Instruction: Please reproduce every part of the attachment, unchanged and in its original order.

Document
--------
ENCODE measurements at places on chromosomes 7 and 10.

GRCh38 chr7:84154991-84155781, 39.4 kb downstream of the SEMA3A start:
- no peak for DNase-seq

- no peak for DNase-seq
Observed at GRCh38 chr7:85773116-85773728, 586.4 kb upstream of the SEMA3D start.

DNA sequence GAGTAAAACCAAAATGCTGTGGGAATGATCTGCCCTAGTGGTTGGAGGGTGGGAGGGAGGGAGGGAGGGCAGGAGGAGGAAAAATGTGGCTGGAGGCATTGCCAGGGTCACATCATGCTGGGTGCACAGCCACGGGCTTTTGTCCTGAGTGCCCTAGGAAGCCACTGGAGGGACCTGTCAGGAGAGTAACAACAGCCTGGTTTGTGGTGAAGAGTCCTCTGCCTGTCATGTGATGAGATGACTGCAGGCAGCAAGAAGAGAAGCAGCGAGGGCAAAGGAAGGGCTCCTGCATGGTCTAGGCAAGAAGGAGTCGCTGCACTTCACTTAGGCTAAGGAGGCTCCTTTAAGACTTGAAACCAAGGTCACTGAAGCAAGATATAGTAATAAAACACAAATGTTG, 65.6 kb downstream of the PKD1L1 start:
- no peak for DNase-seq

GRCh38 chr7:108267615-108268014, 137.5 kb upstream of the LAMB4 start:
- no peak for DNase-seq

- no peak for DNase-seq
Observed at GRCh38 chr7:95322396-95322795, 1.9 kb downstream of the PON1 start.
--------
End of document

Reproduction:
ENCODE measurements at places on chromosomes 7 and 10.

GRCh38 chr7:84154991-84155781, 39.4 kb downstream of the SEMA3A start:
- no peak for DNase-seq

- no peak for DNase-seq
Observed at GRCh38 chr7:85773116-85773728, 586.4 kb upstream of the SEMA3D start.

DNA sequence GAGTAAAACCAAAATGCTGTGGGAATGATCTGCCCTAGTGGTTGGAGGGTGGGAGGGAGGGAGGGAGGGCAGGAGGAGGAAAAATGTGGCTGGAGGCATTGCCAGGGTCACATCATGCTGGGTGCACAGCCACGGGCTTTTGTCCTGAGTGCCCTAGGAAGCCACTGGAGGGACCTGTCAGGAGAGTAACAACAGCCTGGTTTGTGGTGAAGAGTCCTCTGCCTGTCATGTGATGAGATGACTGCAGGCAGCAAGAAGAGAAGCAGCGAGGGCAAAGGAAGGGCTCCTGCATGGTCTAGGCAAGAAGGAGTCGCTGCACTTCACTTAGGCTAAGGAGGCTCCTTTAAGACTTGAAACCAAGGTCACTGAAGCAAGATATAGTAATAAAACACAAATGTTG, 65.6 kb downstream of the PKD1L1 start:
- no peak for DNase-seq

GRCh38 chr7:108267615-108268014, 137.5 kb upstream of the LAMB4 start:
- no peak for DNase-seq

- no peak for DNase-seq
Observed at GRCh38 chr7:95322396-95322795, 1.9 kb downstream of the PON1 start.